Sales-Traction Channel #13

Definition of Sales as a Traction Channel-the process of generating leads, qualifying them, and converting them into paying customers. This channel is particularly useful for products that require interpersonal interaction before a purchase (often enterprise and expensive ones). That’s because hand-holding prospects can be necessary to turn prospects into real customers. One effective way to do that is via sales,” Weinberg and Mares explain in their book, Traction. Scaling the Sales Traction Channel requires: I.  Design and implement a repeatable sales model  One Sales Methodology (PUCCKA) is by Mark Suster

  1. Pain  Steve Blank calls this “customer development” in which you built an initial product that is in search of “product/ market fit.” In non-tech speak, this is where your product solves the need of a customer segment well enough that many customers in that segment are willing to pay you money for your product.
  2. Unique Selling Proposition USP is the things that your product is uniquely positioned to solve. If a customer has pain they and you get them to articulate this the next step is to show you can solve that problem.
  3. Compelling Event- answers the final question in sales, “Why buy now?” which is the hardest question to answer
  4. Champion is the person who drives through the approval to give the go ahead (and secures budget) to your product or company. Orders don’t fill out themselves – you need somebody who will take a risk on you and guide you through he process. A champion is somebody with both “influence” and “authority.
  5. Key Players other people involved in the sales process including enemies, technical experts, sponsors, etc.
  6. Aligned Purchasing Process the act of your customer being ready to buy when you’re ready to sell.
II. Deciding how to get those first few customers by building a sales funnel –Start with many prospects, qualify the ones that make good customers and sell a certain number of them on your solution.  The first goal is to drive leads into the top of the funnel.  Secondly, qualification comes to determine how ready a prospect is to buy and if it is time to invest additional resources.  Finally, closing leads to create a purchase timeline and convert prospects to paying customers. One common sales process or sales funnel is divided into seven phases including:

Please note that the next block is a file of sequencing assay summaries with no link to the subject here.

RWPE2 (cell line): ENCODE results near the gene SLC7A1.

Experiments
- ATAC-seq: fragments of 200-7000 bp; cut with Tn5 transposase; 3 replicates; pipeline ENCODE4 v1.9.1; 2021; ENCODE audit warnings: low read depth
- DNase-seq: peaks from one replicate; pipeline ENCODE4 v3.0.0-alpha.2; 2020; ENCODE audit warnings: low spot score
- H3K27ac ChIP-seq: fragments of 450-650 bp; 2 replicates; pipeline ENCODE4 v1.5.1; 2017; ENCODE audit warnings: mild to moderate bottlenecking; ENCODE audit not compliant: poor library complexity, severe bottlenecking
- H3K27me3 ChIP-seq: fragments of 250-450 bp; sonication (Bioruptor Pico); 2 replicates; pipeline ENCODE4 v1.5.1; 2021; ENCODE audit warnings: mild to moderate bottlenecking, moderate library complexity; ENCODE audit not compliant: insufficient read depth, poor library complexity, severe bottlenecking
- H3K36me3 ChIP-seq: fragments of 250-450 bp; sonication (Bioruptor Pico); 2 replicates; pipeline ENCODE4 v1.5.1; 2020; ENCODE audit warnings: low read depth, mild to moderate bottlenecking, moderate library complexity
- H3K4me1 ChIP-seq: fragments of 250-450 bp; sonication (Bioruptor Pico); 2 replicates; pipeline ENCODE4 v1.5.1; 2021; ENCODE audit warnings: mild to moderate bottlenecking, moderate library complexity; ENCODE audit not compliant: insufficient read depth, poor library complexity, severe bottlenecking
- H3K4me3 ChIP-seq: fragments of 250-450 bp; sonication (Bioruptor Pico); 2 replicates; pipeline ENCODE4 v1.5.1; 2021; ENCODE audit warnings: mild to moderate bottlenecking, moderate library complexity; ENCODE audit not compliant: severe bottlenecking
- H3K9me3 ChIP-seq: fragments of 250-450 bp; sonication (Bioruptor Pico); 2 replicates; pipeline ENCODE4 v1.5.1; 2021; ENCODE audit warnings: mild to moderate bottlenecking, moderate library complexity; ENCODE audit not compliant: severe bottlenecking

1. Awareness Phase – in which prospects become aware of the existence of a solution.
  2. Interest Phase – in which prospects demonstrate interest in a product by conducting product research.
  3. Evaluation Phase – in which prospects or prospect companies examine competitors’ solutions as they inch toward a final buying decision.
  4. Decision Phase – In which a final decision is reached and negotiation begins.
  5. Purchase Phase – in which goods or services are purchased.
  6. Reevaluation Phase – in B2B sales it’s common for offerings to involve contracts that need to be renewed. As a customer becomes familiar with an offering, and especially as a contract draws to a close, a customer will enter a reevaluation phase during which they’ll decide whether or not to renew their contract.
  7. Repurchase Phase – in which a customer repurchases a product or service.